Wind Slab avalanches are the release of a cohesive layer of snow (a slab) formed by the wind. Wind typically transports snow from the upwind sides of terrain features and deposits snow on the downwind side. Wind slabs are often smooth and rounded and sometimes sound hollow, and can range from soft to hard. Wind slabs that form over a persistent weak layer (surface hoar, depth hoar, or near-surface facets) may be termed Persistent Slabs or may develop into Persistent Slabs.
More info at Avalanche.org

Moderate ridgetop winds from the Northeast and several inches of new snow could create small isolated wind slabs in the Apline. These wind slabs will likely be small (2-6”) but could be tender if we see 3+ inches of new snow today. Pay attention to the amount of new snow accumulation. Southern aspects have a sun crust that could make a good sliding surface if these wind slabs form today.  

Sun, April 12th, 2015

Yesterday skies were mostly clear with light winds out of the Northeast along ridgetops. Temperatures reached the low 40s F near 1000′. No precipitation occurred during the day.

Overnight light flurries produced an inch of new snow in Turnagain Pass.  No new snow was recorded in Girdwood. Temperatures dipped into the high 20s F at lower elevations and the low 20s F near ridgetops. Winds were 10-20mph from the NE along ridgetops.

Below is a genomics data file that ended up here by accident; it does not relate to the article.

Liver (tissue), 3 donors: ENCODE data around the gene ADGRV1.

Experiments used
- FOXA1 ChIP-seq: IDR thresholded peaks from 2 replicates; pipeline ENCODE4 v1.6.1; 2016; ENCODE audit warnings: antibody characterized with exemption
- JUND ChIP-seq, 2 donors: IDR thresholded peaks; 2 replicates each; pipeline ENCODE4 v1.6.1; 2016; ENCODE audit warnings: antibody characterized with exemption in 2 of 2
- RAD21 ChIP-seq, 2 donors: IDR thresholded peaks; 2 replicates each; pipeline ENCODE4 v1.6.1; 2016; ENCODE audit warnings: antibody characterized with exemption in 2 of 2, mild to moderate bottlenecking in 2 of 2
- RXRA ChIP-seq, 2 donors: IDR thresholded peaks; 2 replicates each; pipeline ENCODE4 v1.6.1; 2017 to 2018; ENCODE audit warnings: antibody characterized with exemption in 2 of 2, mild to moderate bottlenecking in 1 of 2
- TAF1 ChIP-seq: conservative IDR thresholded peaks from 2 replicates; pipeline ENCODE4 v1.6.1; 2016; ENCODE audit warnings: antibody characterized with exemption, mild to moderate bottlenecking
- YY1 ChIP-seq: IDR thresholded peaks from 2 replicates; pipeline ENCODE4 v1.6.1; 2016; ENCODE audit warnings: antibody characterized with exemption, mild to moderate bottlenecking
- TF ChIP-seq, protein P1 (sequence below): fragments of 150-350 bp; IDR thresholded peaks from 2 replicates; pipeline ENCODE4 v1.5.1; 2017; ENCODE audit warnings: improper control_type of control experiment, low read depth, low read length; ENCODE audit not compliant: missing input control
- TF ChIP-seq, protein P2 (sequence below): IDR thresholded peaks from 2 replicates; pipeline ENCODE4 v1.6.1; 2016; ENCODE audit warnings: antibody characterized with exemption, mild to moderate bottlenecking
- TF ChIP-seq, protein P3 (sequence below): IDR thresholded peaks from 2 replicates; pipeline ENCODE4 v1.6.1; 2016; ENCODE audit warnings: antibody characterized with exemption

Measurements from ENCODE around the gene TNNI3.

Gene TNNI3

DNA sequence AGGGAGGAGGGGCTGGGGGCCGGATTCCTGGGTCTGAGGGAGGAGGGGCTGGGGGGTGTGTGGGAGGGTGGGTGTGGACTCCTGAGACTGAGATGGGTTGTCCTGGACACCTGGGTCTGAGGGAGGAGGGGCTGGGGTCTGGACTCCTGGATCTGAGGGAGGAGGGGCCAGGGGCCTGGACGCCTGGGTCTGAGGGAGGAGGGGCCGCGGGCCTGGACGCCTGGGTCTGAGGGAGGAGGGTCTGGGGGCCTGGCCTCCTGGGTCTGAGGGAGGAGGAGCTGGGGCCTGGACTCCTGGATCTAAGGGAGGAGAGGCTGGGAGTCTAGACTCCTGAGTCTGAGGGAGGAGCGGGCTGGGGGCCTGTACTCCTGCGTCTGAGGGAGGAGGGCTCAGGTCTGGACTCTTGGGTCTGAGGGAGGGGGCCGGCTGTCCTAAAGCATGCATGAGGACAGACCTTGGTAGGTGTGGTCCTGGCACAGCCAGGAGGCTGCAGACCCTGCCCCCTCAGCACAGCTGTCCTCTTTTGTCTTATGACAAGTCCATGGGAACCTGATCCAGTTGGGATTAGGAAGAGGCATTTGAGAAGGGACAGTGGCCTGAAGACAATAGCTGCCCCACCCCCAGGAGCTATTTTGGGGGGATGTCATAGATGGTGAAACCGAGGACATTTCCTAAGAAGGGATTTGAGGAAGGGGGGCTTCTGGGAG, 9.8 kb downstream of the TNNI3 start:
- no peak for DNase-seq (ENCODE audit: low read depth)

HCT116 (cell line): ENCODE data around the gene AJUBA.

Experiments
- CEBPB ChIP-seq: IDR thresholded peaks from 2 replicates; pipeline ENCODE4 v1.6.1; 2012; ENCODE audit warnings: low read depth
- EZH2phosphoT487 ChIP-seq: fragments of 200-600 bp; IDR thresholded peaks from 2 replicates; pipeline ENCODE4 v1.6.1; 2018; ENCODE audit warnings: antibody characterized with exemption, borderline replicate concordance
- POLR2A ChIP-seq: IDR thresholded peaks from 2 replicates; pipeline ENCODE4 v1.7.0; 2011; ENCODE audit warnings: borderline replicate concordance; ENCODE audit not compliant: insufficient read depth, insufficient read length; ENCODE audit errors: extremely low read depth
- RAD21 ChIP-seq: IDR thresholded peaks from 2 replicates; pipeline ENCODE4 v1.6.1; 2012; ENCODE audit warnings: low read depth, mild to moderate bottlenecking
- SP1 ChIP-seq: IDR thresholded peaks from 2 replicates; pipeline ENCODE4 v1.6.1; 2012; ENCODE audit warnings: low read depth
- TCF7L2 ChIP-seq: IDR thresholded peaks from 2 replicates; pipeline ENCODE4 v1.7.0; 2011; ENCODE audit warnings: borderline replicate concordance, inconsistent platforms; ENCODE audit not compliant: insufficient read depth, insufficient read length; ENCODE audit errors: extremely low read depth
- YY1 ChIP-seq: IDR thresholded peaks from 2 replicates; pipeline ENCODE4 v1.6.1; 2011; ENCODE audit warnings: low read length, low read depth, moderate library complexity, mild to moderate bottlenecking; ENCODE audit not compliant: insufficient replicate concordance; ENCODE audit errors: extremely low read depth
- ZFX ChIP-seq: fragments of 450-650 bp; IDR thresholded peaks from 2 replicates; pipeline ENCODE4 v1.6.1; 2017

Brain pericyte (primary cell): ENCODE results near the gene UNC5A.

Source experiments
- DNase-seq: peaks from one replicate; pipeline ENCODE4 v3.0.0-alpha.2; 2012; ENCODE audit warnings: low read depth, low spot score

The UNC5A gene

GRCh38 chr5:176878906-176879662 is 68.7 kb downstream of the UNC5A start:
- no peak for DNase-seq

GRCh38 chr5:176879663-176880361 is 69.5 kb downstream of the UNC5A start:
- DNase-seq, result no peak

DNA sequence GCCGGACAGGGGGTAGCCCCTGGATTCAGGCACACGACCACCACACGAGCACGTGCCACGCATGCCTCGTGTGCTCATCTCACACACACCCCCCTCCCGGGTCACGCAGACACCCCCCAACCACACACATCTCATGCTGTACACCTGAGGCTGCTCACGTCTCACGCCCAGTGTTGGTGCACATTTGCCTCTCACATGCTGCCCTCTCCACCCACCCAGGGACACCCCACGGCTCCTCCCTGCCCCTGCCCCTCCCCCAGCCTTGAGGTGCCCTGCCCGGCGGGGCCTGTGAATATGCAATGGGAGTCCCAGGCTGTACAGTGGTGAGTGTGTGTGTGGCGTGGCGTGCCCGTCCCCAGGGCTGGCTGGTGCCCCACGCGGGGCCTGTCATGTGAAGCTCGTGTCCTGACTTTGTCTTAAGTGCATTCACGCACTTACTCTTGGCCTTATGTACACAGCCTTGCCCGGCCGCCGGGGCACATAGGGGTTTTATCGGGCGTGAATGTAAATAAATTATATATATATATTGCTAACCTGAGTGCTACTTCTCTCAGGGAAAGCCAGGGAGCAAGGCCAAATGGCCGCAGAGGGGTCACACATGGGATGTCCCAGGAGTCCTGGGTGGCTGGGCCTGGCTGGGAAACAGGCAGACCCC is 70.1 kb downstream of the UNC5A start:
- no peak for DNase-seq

Today will be mostly cloudy with scattered snow and rain showers throughout the day. Up to 3 inches of accumulation is expected. Ridgetop winds will be light to moderate (10-20 mph) from the Northeast.  

*Wind direction data not available at Seattle Ridge Wx Station. Wind amounts only available after 2pm on April 11th.

PRECIPITATION 24-hour data (6am – 6am)

  Temp Avg (F) Snow (in) Water (in) Snow Depth (in)
Center Ridge (1880′) 33   1   0.1   70  
Summit Lake (1400′) 33   0   0   11  
Alyeska Mid (1700′) 33   0   0   40  

RIDGETOP 24-hour data (6am – 6am)

  Temp Avg (F) Wind Dir Wind Avg (mph) Wind Gust (mph)
Sunburst (3812′) 23   NW   9   33  
Seattle Ridge (2400′) 26   *n/a   *7   *23  
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This is a general backcountry avalanche advisory issued for Turnagain Arm with Turnagain Pass as the core advisory area. This advisory does not apply to highways, railroads or operating ski areas.